VUMC team helps launch fetal surgery program in AustraliaAug. 25, 2016, 8:34 AM
Vanderbilt University Medical Center (VUMC) made history in 1997 when two surgeons pioneered fetal surgery to treat spina bifida, or myelomeningocele, the most common birth defect in the central nervous system.
Almost two decades later, armed with overwhelming evidence from a seven-year study that confirms the effectiveness of the complicated surgery, and with more than 300 cases already performed at Vanderbilt, the institution recently made history again when a team traveled to Australia in July to help launch that country’s first-ever fetal surgery program for spina bifida and guide the first surgery.
Seven Vanderbilt team members traveled to Brisbane, Australia, to take part in the historic moment at Mater Mother’s Hospital — Kelly Bennett, M.D. (Maternal Fetal Medicine); Jay Wellons, M.D., MSPH (Neurosurgery); Stephane Braun, M.D. (Plastic Surgery); Ray Paschall, M.D. (Anesthesiology); Ann Kavanaugh-McHugh, M.D. (Cardiology); Alicia Crum, RDMS (fetal sonographer); and Melissa Broyles (surgical tech).
(To read a journal of the team’s experiences in Australia, go here)
“We are very collegial and as an academic medical center we believe in that collegiate spirit. Surgery has been always taught with the idea of mentorship. To describe something to someone is one thing, while to be at the table with them is another. We could tell the (Australia team) how to do a procedure, but to work with them at the table was really superior,” said Bennett, director of the Division of Maternal Fetal Medicine. “At the end of the day, we were able to provide a critical surgery to a baby who desperately needed it and will have a better life as a result. It was a very rewarding experience.”
That collegiate spirit also would have been what the late Noel Tulipan, M.D., former chief of Pediatric Neurosurgery at Vanderbilt, would have wanted. Tulipan, who died in late 2015, paved the way, led the research and helped pioneer the first fetal surgery for spina bifida in the 1990s, along with Joseph Bruner, M.D. Tulipan believed in collaborating to do what was best for families.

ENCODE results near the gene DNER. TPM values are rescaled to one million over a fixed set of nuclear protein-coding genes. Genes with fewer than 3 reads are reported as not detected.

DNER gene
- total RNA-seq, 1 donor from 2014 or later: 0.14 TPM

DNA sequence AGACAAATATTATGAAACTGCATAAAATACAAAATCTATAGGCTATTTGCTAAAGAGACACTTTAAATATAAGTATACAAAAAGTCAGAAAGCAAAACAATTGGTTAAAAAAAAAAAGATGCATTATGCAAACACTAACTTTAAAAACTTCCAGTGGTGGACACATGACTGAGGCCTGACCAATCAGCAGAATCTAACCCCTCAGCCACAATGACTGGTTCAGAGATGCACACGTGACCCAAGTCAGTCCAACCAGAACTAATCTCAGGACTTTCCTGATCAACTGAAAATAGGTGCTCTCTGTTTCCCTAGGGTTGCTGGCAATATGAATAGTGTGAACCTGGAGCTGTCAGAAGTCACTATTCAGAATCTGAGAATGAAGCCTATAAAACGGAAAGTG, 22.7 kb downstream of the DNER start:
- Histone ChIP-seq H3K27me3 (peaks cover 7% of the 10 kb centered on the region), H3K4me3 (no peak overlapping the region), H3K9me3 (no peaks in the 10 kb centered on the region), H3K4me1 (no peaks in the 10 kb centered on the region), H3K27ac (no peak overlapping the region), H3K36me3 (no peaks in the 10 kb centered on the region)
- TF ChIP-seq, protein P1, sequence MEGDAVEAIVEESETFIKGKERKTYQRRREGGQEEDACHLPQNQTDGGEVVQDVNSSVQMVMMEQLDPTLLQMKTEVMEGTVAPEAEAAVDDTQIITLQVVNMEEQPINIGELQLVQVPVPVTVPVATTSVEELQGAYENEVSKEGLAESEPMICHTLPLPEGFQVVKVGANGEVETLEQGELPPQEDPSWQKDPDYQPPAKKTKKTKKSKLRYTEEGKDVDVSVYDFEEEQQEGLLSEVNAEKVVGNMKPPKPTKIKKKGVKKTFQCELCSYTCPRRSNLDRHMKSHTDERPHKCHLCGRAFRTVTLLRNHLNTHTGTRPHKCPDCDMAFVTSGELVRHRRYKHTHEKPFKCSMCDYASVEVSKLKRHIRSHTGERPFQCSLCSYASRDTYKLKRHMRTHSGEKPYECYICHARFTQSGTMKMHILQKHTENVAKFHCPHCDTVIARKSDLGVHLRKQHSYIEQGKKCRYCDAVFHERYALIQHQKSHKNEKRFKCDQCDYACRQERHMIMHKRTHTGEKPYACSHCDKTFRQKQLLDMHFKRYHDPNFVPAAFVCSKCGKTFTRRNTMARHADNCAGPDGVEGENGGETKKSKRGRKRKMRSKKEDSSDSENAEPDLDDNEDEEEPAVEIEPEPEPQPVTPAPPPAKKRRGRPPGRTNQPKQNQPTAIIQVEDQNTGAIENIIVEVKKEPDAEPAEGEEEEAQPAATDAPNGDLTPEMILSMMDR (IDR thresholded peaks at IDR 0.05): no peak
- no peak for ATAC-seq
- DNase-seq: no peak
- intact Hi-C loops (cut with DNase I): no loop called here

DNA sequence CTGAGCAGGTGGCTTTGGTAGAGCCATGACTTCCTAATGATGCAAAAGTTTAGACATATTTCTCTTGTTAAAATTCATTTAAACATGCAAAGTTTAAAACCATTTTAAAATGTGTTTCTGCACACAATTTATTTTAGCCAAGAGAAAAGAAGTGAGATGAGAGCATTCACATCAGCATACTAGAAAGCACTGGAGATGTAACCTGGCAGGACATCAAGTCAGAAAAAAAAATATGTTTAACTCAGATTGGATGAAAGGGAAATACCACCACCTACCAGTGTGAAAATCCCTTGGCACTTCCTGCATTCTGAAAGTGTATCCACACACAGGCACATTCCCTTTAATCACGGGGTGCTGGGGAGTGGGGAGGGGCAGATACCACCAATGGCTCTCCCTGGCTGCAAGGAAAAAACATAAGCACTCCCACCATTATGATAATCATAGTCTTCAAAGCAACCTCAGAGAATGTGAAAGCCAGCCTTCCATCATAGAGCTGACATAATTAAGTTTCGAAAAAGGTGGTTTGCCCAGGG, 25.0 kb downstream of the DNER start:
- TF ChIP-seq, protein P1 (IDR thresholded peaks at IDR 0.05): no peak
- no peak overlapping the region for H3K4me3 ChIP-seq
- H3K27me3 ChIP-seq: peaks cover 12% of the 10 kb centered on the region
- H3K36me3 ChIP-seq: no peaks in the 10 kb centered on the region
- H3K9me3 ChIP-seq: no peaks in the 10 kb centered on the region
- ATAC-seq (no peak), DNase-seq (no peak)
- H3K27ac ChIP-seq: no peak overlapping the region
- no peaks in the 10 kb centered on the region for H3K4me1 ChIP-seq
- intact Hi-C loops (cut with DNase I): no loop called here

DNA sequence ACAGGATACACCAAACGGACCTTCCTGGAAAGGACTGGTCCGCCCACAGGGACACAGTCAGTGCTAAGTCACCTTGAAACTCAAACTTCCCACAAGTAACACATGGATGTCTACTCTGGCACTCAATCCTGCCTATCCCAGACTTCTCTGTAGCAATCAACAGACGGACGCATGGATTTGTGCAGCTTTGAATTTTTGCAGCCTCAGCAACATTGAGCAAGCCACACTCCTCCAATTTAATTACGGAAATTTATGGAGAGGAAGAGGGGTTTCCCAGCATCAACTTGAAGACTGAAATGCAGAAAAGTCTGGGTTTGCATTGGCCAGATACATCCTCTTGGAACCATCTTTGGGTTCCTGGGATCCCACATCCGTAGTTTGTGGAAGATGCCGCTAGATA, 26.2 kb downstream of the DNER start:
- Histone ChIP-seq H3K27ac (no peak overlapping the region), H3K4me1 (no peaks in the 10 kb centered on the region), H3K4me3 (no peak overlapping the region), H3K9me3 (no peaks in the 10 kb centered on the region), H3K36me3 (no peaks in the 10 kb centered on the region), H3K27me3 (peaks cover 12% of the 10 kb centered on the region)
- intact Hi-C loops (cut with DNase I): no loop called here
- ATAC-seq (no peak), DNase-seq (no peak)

“Noel’s and the Vanderbilt group’s view was ‘sure come on down, and we’ll take you to dinner too,’” said Wellons. “We’ve taken the Vanderbilt experience gained over time and we’ve imparted it to another part of the world. Research clearly shows the surgery helps outcomes. There is no doubt that every part of the world needs this as a surgical option for their patients. Glenn (Gardener, M.D.) and his team (in Brisbane) worked hard to make this happen. For us to be asked to be a part of this was a tremendous honor.”
In spina bifida, the layers of tissue and bone that normally cover and protect the spinal cord fail to close during development, leaving delicate nerves exposed to the intrauterine environment.
Children are often left with severe disabilities, including paralysis below the waist and lifelong bladder and bowel problems. Nearly 90 percent of children with this disorder develop hydrocephalus, a fluid build-up within the brain, which requires surgical placement of a shunt to drain fluid. A shunt, while necessary to save a child’s life, can impact intellectual development. Surgery in utero closes the “myelo” to reduce the likelihood of shunt placement and to improve the chances of walking.
The Vanderbilt team knew when the Brisbane hospital asked for help in launching a program, it was important to help make this surgery available to families in a part of the world where it hasn’t been established. Following a long trip, the team members went to a specially convened meeting with Australia’s medical licensing board to get temporary permission to operate.
Mater and Vanderbilt team members evaluated the two candidates for the surgery, and due to the findings of an updated ultrasound, had the difficult job of telling one family they did not meet criteria for a successful surgery. The day before the surgery for the other family, the teams performed a simulation of the procedure as a dress rehearsal. This brought together more than 45 members of the Australian and Vanderbilt teams in order to work through the next day’s procedure.
“This was an immensely useful exercise, as Dr. Bennett basically reworked the setup in the whole room to mirror our OR setup here,” Wellons said.
Surgery was performed successfully the following day, with the Vanderbilt team guiding their Mater counterparts.
“It was a perfectly executed surgery. They have put together a good team. It is a multidisciplinary effort that takes each person on the team doing their individual jobs expertly to obtain a good result. No one person makes this happen,” Bennett said.
Vanderbilt’s experts will continue to mentor and consult on patient cases seen at Mater, and are hopeful they can also gain new insights to fine tune the surgery even more.
“It is an incredible honor and achievement for our team, as well as Vanderbilt and Nashville, to be asked to help perform Australia’s first in utero repair for myelomeningocele,” said John W. Brock, III, Surgeon-in-Chief of Children’s Hospital, Monroe Carell Jr. Professor, Senior Vice President for Pediatric Surgical Services and Director of Pediatric Urology. Brock also was the principal investigator for the Vanderbilt site of MOMS, or Management of Myelomeningocele Study.
“I know Noel, in his quiet way, would be extremely proud of what they have accomplished, and more importantly, proud of the positive impact this will have on families and children not only in Australia but for that region of the world.”